The pair of coils are simultaneously driven by an oscillator circuit resulting in an alternating magnetic flux field around the coils. The position of the slidable collar in relation to the coils results eddy currents being established within the conductive material forming the slidable collar. As the slidable collar moves in coordination with the compression and expansion of the bow-spring members attached thereto the eddy current loading of the coil assembly is altered and an electrical signal is derived related to the amount of eddy current loading. This electrical signal provides a measurement of the diameter of the wellbore.
Accordingly, it is a feature of the present invention to provide new and improved apparatus for measuring the diameter of a borehole.
It is another feature of the present invention to provide a borehole caliper instrument with no electrical wiring or connections exposed to the conditions within the borehole.
Yet another feature of the present invention is to provide a wellbore caliper instrument which measures the diameter of a borehole by detecting the eddy current loading effect produced by the position of a conductive body within a magnetic flux field.
These and other features and advantages of the present invention can be understood from the following description of the techniques of producing the invention described in conjunction with the following drawings.
FIGS. 1A through 1C, when joined together at common lines a--a and b--b, illustrate in cross-sectional side view the caliper instrument of the present invention.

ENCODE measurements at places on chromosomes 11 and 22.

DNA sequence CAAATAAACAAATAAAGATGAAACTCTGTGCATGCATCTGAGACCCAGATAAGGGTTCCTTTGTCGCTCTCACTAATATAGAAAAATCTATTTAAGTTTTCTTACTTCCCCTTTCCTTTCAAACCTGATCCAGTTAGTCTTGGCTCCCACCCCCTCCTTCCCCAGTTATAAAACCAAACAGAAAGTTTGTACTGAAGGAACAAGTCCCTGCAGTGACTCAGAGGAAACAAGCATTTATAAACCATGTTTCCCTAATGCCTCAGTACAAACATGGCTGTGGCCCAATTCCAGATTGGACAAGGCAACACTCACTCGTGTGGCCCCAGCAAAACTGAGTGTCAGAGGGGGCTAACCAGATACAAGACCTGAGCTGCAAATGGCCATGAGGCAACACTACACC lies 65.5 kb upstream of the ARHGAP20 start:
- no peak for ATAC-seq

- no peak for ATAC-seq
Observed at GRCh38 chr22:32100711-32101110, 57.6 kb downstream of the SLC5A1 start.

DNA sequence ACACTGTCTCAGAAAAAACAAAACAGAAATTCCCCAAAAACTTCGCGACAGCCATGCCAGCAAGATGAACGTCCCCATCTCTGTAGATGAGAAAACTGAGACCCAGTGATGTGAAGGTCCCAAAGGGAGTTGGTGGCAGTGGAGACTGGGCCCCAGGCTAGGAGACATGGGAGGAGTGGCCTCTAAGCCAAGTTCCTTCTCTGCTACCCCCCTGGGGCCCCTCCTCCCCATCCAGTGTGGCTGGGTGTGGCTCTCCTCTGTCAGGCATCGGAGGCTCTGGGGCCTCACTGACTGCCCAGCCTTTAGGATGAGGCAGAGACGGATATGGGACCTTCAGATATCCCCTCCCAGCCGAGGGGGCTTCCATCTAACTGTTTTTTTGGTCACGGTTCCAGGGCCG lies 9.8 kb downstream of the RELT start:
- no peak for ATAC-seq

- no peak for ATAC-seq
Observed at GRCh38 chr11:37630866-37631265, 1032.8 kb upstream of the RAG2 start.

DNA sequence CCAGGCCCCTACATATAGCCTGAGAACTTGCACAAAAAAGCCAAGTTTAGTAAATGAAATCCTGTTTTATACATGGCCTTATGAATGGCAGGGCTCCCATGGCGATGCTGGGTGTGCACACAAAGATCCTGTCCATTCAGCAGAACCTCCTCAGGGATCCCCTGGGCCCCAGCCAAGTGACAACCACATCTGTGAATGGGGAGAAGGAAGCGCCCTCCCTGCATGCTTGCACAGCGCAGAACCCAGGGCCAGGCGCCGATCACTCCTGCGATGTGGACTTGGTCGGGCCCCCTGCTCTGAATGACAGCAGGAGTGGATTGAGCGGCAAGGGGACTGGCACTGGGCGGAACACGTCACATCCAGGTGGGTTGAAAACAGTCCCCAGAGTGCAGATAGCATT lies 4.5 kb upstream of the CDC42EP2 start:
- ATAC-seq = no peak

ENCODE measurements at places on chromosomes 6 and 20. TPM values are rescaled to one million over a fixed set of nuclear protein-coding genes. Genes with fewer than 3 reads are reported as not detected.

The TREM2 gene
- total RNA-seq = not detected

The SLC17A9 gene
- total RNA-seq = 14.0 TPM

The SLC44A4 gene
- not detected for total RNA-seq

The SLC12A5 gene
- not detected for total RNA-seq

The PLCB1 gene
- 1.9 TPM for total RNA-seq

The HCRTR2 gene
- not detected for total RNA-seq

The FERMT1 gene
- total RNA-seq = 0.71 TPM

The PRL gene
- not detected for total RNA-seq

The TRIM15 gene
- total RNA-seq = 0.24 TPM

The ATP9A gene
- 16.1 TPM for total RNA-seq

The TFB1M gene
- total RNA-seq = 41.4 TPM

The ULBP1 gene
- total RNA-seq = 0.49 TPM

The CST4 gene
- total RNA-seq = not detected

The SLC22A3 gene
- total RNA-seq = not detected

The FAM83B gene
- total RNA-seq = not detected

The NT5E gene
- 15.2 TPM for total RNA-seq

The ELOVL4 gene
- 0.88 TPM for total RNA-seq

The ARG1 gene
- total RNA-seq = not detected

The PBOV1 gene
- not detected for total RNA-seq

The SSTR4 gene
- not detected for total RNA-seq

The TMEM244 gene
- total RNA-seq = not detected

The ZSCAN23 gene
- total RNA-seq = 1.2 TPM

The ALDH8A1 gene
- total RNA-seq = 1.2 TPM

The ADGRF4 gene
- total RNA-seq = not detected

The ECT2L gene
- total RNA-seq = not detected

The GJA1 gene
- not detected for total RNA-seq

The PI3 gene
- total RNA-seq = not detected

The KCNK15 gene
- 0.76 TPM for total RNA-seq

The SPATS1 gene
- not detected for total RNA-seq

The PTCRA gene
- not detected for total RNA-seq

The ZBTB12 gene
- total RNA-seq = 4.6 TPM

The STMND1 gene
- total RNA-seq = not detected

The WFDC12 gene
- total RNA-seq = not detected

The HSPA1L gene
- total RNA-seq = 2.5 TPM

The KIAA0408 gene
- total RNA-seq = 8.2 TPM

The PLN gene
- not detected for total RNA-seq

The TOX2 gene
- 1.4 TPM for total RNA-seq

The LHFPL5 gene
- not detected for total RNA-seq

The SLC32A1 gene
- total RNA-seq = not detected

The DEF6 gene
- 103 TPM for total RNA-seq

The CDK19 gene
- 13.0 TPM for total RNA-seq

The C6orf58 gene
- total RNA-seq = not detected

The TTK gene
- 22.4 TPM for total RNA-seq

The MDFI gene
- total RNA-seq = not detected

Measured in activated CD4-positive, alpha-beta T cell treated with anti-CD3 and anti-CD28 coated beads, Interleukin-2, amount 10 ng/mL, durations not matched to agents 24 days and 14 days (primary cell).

FIG. 2 represents in schematic illustration the components of the coil assembly utilized in the invention.
FIG. 3A is an illustration, partly in block diagram, of a portion the subsurface electronic circuitry and the coil assembly of the present invention.
FIG. 3B is a block diagram illustration of the subsurface electronic signal processing circuitry of the present invention.
Referring to FIGS. 1A through 1C, there is illustrated the borehole caliper of the present invention. The caliper instrument is comprised of a top sub member 10 threadably attached to an elongated central shaft member 12. An electrical contact block 14 is retained within top sub member 10 by retaining ring 16. Wiring harness 17 connects to electrical contact block 14 and contains the electrical conductors required to provide electrical power to subsurface electronics housed within the caliper.
Fixedly mounted on central shaft member 12 is upper arm holder 18. A plurality of outwardly bowed spring members 20 and 22 are pivotally connected to upper arm holder 18 by spiral pins 24 and 26, respectively. Upper arm holder 18 has an inwardly directed threaded extension 28, the threads on extension 28 having a radius substantially equal to the cross-section of coil spring 30. Limiting collar 32 is affixed to central shaft member 12 to prevent longitudinal movement of upper arm holder 18.
Coil spring 30 is threadably connected to spring holder 34 in a manner similar to the connection to upper arm holder 18. Spring holder 34 is threadably connected to collar member 36 which is further threadably connected to spring holder 38. Threadably attached to spring holder 38 is one end of coil spring 40 the other end of which is similarly theadably attached to lower arm holder 42. Bowed spring members 20 and 22 are pivotally connected by spiral pins 44 and 46 to lower arm holder 42.